It is also very helpful to be able to utilize control of humidity when spraying minimum risk pesticides like Crop Control, which can greatly increase the treatment’s effectiveness by simultaneously creating environmentally inhospitable environments for the specific pest species. For instance, when treating spider mites, use whatever mechanical controls are at your disposal: increase the humidity, turn off all air circulation and utilize the moisture to your advantage. Conversely, when treating Powdery Mildew, aim for low humidity. Increase air movement and circulation, turn on every fan at your disposal, and spray an hour or so before the light cycle starts so that the water from the spray evaporates rapidly. In outdoor environments this can translate to spraying for Spider Mites at dusk and treating Powdery Mildew at dawn.
Trifecta Crop Control can also be used in conjunction with some biological controls. It is gentle enough that ladybugs and praying mantises are typically not impacted by it. When using other biological controls such as predators or beneficial microorganisms, rotation with a minimum risk pesticide and allowing a week or two without any spraying while the beneficial species does its work can be necessary.
This type of preventative maintenance application is ultimately very economical for high value crops such as herbs, flowers, grapes or cannabis. Trifecta Crop Control uses a ½ to 1 oz/ gallon dilution for most preventative applications and 2 oz for treating most infestations. The Trifecta company has calculated that it costs $.40-.80 throughout the entire life cycle for a large outdoor cannabis plant to be sprayed with a preventative maintenance dose. It’s a small amount of revenue to spend for a whole lot of peace of mind.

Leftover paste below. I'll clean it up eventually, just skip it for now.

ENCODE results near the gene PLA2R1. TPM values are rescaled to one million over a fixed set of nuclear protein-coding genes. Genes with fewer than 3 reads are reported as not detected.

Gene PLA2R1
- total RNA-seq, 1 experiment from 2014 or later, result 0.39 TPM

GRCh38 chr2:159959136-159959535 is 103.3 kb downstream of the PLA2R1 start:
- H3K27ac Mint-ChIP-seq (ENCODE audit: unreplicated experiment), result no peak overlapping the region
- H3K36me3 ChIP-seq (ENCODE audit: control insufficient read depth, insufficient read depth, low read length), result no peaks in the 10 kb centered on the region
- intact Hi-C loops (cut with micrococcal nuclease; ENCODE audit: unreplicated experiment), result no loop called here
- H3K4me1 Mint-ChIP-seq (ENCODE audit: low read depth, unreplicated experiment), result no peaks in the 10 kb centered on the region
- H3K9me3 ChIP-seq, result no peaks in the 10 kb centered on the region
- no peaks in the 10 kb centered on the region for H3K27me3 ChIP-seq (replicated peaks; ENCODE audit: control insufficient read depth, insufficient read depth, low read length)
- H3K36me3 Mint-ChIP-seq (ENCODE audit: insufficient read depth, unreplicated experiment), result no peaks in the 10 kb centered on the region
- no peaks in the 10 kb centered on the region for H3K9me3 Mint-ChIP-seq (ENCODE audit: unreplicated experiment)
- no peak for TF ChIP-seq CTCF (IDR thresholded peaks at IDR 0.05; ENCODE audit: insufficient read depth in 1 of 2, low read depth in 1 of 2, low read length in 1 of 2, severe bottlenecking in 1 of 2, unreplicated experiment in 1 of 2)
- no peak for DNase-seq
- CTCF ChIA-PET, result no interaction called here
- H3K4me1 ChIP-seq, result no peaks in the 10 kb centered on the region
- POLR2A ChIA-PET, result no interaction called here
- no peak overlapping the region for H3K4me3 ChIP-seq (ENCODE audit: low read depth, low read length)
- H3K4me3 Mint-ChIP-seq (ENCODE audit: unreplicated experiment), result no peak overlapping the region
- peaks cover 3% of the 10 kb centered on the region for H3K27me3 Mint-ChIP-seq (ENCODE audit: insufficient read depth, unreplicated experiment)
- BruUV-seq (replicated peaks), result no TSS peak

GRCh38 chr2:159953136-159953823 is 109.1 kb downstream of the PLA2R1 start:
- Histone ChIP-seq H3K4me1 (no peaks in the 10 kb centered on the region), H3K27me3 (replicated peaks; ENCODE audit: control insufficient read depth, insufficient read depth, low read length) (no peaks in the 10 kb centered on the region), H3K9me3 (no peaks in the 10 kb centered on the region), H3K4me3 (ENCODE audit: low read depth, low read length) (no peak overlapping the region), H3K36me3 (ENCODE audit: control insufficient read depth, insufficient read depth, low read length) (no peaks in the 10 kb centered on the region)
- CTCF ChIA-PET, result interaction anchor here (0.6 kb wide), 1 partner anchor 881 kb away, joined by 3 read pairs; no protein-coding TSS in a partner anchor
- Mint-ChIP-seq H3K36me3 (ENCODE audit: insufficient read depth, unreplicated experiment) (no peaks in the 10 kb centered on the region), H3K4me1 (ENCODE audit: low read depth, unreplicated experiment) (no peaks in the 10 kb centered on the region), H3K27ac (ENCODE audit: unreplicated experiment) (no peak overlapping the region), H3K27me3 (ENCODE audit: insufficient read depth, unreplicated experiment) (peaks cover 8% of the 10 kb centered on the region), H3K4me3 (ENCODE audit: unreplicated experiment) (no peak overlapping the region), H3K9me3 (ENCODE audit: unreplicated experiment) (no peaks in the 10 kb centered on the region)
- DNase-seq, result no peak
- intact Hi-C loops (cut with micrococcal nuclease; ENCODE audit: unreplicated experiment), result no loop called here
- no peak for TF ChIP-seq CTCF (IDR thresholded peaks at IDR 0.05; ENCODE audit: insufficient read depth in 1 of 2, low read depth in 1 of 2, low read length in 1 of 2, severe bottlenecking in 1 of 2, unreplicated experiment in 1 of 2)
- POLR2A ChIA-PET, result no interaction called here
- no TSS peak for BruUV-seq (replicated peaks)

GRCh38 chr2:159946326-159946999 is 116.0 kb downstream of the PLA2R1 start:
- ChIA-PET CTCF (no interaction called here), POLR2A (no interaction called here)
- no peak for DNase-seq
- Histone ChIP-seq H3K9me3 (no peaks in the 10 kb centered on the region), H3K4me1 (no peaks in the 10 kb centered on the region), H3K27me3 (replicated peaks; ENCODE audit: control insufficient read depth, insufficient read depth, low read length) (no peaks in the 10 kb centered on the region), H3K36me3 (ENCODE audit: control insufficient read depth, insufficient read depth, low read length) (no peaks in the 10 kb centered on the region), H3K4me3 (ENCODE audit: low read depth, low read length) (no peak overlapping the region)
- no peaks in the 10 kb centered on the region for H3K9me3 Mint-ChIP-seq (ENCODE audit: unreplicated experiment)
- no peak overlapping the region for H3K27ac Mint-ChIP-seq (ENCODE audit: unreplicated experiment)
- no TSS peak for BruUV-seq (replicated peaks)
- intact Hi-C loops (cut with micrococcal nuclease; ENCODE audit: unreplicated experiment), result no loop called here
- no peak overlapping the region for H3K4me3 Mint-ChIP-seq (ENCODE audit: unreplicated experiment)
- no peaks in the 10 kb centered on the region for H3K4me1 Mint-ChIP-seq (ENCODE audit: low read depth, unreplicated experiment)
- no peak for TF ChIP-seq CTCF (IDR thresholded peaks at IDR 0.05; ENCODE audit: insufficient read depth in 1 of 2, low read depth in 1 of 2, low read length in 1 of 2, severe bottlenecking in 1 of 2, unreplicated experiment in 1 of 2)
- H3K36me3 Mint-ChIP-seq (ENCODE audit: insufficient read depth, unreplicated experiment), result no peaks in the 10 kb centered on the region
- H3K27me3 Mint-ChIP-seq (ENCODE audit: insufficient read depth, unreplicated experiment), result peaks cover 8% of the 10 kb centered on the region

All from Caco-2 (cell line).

Keep in mind that these products are not panaceas. There are some pest species that they are more effective against, and other that they are less so. As a preventative, they do a great job keeping most plants clean but some infestations are easier to treat than others. Sometimes beneficials are needed in the rotation. This is why overall IPM strategy is so important. Careful planning, understanding your environment and picking the correct strains and companion plants can save you thousands of dollars. Building out functional systems, identifying problems clearly and early, and bringing all the systems described in this article to bear in a systematic way are so crucial to success for the modern cannabis producer.